By Emmanuel Chigozie Osuchukwu
In 1999 I wrote an article of similar title. At the time, Nigeria was witnessing a new milestone, precisely the transfer of power from the military to civilian political leaders. The Igbos were then confronted with challenging political scenarios of which the Igbo political leaders were either unable to synthesize or conveniently ignored and simply decided to play along with the rest of the country. The clear message was that other Nigerians do not like or trust the Igbos enough to allow them to rule Nigeria. Since then a lot of water has gone under the bridge. We are furiously approaching another crossroad, as the much awaited 2015 elections and as widely predicted, Nigeria’s potential breakup. Crucial questions some of them new, still exist for the Igbos and their survival or political extinction in the Nigerian polity could not be more desperate.
To recant, in 1999 the military hurriedly left the political scene, having overstayed their welcome and realising that their capacity to hold on to political power was no longer sustainable. At the time an Igboman, Dr Alex Ekwueme was head above other politicians and stood on good grounds to become Nigeria’s President, having served loyally and effectively as Shehu Shagari’s Vice President and additionally a constructive and towering opposition to Abacha’s dictatorial military regime. The manner in which his presidential candidacy was undermined by most particularly his Northern political allies and ex-military generals raised a lot of issues relating to the viability of an Igboman ever ruling Nigeria. At the end of the 1999 electoral process, key issues crystallized for the Igbos:
i) Would other ethnic Nigerian groups ever accept the thought of an Igboman ruling Nigeria, given Nigeria’s fractured ethnic relationships since 1966 -70?
ii) The Northern political block had insuperable political clout and Nigeria’s political destiny rested with them.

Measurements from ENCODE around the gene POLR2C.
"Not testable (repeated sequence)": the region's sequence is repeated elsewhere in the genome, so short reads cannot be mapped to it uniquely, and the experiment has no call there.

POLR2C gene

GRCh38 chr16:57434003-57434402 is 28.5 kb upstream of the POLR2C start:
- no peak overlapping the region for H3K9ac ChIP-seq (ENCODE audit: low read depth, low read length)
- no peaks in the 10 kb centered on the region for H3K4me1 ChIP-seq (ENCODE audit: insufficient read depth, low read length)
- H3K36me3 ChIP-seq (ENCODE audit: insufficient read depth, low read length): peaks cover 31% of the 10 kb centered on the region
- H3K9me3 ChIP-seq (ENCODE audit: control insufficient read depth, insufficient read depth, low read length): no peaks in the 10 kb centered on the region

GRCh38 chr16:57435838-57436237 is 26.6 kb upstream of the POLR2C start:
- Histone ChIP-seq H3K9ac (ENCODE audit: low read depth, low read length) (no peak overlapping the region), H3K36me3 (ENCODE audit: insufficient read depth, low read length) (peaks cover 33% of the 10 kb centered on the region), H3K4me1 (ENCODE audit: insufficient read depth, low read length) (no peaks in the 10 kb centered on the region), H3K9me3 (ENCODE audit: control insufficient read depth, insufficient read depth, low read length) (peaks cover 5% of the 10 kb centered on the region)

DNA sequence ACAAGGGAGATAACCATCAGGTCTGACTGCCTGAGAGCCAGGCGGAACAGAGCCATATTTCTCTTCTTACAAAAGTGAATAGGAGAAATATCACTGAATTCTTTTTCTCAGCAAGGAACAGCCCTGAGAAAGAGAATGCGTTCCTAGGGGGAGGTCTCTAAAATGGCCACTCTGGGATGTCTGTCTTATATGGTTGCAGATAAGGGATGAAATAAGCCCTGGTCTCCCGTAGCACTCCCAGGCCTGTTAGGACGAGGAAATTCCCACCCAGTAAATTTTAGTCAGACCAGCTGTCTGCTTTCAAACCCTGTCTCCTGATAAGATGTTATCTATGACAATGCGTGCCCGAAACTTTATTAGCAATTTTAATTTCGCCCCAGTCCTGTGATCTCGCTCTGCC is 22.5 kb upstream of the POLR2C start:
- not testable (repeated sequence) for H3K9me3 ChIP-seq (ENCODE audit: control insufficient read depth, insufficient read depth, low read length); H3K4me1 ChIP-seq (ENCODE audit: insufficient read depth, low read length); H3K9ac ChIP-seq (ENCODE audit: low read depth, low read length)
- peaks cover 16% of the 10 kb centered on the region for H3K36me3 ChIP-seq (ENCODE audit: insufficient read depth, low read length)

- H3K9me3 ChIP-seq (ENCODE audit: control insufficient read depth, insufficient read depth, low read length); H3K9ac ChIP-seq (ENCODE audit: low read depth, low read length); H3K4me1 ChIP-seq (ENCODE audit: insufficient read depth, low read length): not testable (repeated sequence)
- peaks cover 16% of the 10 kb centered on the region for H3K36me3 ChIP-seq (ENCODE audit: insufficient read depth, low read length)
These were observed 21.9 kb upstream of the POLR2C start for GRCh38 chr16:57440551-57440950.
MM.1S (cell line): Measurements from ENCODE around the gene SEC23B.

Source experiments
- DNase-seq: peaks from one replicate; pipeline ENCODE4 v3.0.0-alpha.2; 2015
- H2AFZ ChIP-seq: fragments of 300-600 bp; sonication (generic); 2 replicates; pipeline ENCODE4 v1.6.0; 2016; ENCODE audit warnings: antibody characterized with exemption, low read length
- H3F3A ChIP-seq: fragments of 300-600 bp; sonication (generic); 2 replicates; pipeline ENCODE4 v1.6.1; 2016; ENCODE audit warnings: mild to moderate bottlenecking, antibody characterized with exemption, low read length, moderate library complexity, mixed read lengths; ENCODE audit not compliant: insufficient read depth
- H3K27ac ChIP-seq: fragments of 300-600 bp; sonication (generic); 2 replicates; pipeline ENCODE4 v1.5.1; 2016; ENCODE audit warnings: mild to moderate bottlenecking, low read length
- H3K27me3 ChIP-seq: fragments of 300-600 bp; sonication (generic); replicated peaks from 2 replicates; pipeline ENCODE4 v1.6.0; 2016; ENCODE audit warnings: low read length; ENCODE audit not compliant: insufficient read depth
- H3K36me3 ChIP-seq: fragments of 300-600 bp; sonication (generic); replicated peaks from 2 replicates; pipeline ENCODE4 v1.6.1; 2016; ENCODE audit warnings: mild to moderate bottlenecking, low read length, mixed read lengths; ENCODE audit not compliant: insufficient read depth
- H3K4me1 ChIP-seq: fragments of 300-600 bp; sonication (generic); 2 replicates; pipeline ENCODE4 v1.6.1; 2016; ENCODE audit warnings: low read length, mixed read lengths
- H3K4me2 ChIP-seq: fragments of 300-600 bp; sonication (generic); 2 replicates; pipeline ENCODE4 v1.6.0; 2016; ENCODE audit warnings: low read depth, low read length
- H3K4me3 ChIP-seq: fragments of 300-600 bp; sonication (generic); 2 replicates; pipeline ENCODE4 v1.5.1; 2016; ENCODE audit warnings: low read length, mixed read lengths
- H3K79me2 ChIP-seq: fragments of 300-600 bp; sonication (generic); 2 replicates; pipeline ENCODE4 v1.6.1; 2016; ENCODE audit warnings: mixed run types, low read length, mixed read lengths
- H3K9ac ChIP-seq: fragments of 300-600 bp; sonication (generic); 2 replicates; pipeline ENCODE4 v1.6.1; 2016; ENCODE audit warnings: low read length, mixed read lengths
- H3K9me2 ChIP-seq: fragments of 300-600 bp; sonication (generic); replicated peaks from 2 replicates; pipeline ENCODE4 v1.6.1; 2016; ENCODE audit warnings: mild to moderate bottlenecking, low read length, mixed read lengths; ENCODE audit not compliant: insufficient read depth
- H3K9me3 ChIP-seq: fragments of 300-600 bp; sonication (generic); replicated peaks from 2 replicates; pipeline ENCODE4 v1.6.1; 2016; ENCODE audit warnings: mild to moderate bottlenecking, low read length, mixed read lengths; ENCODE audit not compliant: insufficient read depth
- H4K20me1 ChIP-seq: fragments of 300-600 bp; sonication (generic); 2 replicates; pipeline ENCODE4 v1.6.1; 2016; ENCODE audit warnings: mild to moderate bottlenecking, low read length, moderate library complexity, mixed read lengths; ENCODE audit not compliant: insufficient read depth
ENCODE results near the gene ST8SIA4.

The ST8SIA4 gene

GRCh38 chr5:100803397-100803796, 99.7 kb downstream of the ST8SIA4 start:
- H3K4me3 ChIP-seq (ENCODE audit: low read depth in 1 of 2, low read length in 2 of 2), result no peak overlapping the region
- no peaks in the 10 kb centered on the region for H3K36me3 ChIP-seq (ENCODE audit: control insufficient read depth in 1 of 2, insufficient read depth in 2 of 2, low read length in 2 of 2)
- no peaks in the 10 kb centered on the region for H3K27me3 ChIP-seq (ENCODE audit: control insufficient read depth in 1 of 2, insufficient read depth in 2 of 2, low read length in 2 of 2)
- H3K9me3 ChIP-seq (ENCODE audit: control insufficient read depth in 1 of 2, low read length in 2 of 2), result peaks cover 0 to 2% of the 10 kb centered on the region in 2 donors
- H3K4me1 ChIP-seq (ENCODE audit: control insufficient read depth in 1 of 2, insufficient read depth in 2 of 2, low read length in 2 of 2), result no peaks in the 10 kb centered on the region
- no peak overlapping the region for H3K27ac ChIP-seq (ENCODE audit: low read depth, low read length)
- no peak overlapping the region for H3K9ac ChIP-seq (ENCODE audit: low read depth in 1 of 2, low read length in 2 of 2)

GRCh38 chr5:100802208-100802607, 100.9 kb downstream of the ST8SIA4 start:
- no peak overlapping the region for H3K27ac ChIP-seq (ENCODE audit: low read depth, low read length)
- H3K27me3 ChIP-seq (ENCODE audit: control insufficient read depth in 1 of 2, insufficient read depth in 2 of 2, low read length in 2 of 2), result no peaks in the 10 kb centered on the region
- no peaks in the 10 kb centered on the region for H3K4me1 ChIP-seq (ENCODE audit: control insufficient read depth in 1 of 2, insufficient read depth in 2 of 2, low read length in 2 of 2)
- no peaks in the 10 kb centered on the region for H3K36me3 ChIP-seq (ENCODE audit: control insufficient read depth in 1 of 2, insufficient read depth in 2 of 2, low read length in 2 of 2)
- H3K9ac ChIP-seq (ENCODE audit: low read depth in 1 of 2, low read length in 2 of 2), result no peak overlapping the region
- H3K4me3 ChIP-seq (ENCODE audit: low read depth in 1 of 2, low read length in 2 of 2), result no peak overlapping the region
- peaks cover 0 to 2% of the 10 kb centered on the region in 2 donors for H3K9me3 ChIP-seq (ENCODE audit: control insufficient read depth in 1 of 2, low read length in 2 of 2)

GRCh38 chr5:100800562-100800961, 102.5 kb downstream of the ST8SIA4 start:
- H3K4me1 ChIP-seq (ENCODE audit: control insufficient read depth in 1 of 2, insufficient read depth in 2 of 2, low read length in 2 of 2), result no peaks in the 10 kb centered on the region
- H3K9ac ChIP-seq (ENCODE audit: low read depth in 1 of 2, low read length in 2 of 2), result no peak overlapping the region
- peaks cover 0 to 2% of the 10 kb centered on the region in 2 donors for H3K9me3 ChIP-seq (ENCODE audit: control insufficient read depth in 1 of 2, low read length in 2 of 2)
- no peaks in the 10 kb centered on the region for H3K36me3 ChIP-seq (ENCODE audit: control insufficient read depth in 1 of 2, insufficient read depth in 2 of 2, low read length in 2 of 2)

iii) The military political clique that evolved from 1966 had by 1999 built up a powerful political platform through their unchallenged powers of patronage. These serving and retired military officers were able to scuttle the efforts of Alex Ekwueme and installed the candidate of their choice, namely General Olusegun Obasanjo (Rtd).
iv) Would the entrenched political cabal, both military and civilian that controlled Nigeria’s political destiny since 1966 ever admit an Igboman as a bona fide member, rather than the apparent window dressing exercise?
v) Given the morbid distrust of the Igboman and their obvious political incapacitation, would the military not kill or overthrow an Igbo President as soon he is elected?
vi) Given the experience of 1999, a key question also arose as to the desirability or otherwise of a regionally based or nationally based political parties. Would the Igboman be better off having their own political party, control their destiny in their own geographical space and negotiate whatever they can get at the national level?
About 15 years later, Nigeria’s political landscape has changed drastically. However certain basic facts/truth remains:
1. Most significantly the Igbos are still the most stereotyped and scapegoated in Nigeria. The events of 1966 -1970, starting with military coups, genocidal massacre of the Igbos and the civil war did not help matters. It is an irony that the most industrious and the most pan-Nigerian minded group as the Igbos could be so vilified. It is a true statement that the Nigerian unity is built on the blood of Igbos. To put the Igbos in their place and prevent this supposedly rampaging group from dominating Nigeria became an obsessive idea for many Nigerian leaders, especially those from the ethnic groups that benefited from the temporary departure of the Igbos in 1966. It became a centrifugal point in Nigeria’s political alignment.